July 27, 2022

IMLS 250: Discussing the Declaration of Independence
Conversation with Dr. Wilfred McClay During IMLS Initiative Commemorating the U.S. Semiquincentennial

Dr. Wilfred McClay and Crosby Kemper
IMLS Director Crosby Kemper and Dr. Wilfred McClay discuss the Declaration of Independence during an event May 25 at President Lincoln's Cottage in Washington, D.C.

Washington, DC—The Institute of Museum and Library Services hosted a conversation with Dr. Wilfred McClay about the Declaration of Independence at President Lincoln’s Cottage in Washington, D.C. on June 21. The conversation is part of “IMLS 250: All Stories. All People. All Places,” to engage the nation’s libraries, museums, and archives as they commemorate the 250th anniversary of America’s founding.

Wilfred McClay Ph.D. is the Victor Davis Hanson Chair of Classical History and Western Civilization, and Professor of History, at Hillsdale College. He served from 2002 to 2013 on the National Council on the Humanities, the advisory board for the National Endowment for the Humanities, and is currently serving on the U.S. Semiquincentennial Commission, which is planning for the 250th anniversary of the United States, to be observed in 2026.

The conversation with Dr. McClay is the second in a series of events with historians, biographers, critics, commentators, and civic leaders, including a previous conversation with Dr. Edna Medford.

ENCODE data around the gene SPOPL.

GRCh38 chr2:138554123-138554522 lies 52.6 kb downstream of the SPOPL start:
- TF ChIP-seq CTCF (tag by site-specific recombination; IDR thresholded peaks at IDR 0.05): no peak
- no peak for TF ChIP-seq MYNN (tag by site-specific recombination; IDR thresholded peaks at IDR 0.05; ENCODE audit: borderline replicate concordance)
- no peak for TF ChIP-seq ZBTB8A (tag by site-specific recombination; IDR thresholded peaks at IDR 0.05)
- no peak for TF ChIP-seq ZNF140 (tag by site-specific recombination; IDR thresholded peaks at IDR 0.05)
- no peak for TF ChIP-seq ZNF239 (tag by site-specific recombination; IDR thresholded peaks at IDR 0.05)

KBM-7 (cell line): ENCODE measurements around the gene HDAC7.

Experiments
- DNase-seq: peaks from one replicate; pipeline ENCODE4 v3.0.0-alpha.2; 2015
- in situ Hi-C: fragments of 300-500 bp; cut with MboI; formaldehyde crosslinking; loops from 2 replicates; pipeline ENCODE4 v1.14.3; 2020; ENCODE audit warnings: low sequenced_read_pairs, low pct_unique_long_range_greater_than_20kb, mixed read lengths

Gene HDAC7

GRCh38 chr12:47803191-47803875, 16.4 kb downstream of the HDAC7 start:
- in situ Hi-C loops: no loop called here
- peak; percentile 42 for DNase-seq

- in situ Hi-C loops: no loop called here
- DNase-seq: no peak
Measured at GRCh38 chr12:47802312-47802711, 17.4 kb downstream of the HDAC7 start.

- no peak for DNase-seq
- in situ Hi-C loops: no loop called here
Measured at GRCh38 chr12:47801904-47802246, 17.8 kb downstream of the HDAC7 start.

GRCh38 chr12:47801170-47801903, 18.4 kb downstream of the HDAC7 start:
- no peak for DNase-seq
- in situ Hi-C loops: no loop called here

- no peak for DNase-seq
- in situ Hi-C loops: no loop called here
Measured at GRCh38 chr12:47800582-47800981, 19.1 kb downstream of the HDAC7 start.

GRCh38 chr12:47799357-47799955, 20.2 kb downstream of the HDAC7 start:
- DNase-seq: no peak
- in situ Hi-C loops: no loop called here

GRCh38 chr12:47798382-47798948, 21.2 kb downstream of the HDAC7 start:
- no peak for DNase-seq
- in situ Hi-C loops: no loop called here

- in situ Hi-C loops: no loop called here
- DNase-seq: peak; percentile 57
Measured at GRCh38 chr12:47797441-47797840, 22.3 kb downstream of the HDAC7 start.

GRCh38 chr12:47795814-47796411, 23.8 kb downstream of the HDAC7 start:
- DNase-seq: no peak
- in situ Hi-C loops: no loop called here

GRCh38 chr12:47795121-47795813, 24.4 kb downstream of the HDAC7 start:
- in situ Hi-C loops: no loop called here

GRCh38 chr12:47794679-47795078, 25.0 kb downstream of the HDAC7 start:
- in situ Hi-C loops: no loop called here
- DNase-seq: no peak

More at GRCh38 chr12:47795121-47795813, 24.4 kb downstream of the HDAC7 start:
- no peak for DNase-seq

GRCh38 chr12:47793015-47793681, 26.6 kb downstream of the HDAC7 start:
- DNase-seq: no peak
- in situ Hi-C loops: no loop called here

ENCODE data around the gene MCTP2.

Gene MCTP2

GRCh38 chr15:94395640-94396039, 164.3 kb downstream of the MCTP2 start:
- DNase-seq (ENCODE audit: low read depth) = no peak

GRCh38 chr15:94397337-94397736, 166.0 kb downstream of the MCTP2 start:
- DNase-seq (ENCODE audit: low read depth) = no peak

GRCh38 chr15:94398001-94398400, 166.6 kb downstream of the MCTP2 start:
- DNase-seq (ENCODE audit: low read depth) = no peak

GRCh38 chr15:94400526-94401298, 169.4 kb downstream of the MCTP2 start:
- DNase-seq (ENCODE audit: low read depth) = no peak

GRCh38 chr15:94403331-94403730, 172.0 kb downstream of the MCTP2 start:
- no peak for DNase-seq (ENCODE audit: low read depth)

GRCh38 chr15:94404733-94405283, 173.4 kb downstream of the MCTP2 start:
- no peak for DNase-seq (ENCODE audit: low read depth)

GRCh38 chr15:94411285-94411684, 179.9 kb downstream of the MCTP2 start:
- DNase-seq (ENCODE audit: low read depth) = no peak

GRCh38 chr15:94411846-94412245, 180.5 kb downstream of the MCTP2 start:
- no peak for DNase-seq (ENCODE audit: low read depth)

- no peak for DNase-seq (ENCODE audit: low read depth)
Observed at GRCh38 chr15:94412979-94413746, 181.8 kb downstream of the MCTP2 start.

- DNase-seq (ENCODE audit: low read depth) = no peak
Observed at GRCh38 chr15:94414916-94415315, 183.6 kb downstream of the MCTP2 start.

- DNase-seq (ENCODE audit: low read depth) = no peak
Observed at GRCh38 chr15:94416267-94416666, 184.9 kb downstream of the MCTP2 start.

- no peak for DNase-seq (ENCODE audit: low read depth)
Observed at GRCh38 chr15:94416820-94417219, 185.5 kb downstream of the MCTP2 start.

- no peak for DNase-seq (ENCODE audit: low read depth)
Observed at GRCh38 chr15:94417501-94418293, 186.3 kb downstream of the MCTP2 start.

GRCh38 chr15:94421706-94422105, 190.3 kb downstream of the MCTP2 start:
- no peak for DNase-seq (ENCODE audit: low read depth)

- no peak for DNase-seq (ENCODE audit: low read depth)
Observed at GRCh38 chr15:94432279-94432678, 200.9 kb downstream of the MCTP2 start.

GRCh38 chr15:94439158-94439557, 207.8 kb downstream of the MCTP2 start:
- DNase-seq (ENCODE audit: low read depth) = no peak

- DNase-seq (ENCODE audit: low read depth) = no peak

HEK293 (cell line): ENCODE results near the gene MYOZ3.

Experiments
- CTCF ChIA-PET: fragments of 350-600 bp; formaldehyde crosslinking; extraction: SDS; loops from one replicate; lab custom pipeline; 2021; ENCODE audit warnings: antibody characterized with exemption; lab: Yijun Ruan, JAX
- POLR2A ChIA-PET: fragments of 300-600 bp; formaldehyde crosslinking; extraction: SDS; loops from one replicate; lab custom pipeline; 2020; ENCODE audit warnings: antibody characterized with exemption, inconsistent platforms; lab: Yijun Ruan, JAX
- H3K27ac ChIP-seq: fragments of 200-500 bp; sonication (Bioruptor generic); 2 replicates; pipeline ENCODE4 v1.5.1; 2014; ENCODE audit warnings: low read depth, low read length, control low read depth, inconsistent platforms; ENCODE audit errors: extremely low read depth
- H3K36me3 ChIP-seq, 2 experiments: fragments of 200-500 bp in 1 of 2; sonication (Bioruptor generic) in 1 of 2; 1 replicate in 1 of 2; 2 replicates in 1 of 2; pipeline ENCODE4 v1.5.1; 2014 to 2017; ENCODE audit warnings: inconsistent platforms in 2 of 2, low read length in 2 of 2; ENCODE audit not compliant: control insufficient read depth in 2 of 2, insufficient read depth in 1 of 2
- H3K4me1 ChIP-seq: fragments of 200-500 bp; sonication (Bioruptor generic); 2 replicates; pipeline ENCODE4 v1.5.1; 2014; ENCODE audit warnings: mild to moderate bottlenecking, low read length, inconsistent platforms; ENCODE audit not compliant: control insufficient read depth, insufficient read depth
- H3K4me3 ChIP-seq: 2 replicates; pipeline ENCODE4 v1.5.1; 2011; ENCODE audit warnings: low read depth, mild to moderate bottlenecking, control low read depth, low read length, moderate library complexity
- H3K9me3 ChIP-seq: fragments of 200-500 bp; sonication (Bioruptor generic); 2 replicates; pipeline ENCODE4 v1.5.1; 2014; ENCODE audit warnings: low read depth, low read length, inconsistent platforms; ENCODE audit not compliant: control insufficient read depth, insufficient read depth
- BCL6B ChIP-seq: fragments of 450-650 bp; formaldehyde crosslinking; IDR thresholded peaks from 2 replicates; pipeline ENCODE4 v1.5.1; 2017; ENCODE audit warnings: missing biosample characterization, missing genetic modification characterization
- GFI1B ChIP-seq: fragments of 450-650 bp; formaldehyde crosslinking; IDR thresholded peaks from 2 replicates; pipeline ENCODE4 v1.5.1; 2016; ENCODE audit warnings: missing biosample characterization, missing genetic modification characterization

This initiative is committed to honoring the value of all stories about our nation’s development over the past 250 years, focusing on local histories and how their actions shaped the country, while respecting regional and cultural differences and ensuring multiple voices are represented.

Major themes for interconnected programs throughout 2022 include:

  • Civic Engagement and Community Conversations as tools for exploring unresolved historic issues—understanding each other better results in community building, civic engagement, and healing;

  • Monuments, Memorials, and Symbolic Commemorations as methods for engaging in community dialogue about who, what, and why particular people, events, or histories should be remembered, as well as looking forward to future monuments; and

  • Voting Rights and Naturalization as natural extensions of civic and community engagement.

We hope to elucidate the shared history and shared ideals of American history and culture with these fine minds in preparation for telling the inclusive, diverse, frequently unknown or forgotten stories of all communities in our country as they relate to the larger national story and our ongoing attempts to be worthy of our founding ideals of the right to life, liberty, and the pursuit of happiness equally shared by all,” said Kemper.

IMLS is a partner of the U.S. Semiquincentennial Commission.

About the Institute of Museum and Library Services
The Institute of Museum and Library Services is the primary source of federal support for the nation's libraries and museums. We advance, support, and empower America's museums, libraries, and related organizations through grantmaking, research, and policy development. IMLS envisions a nation where individuals and communities have access to museums and libraries to learn from and be inspired by the trusted information, ideas, and stories they contain about our diverse natural and cultural heritage. To learn more, visit www.imls.gov and follow us on Facebook and Twitter.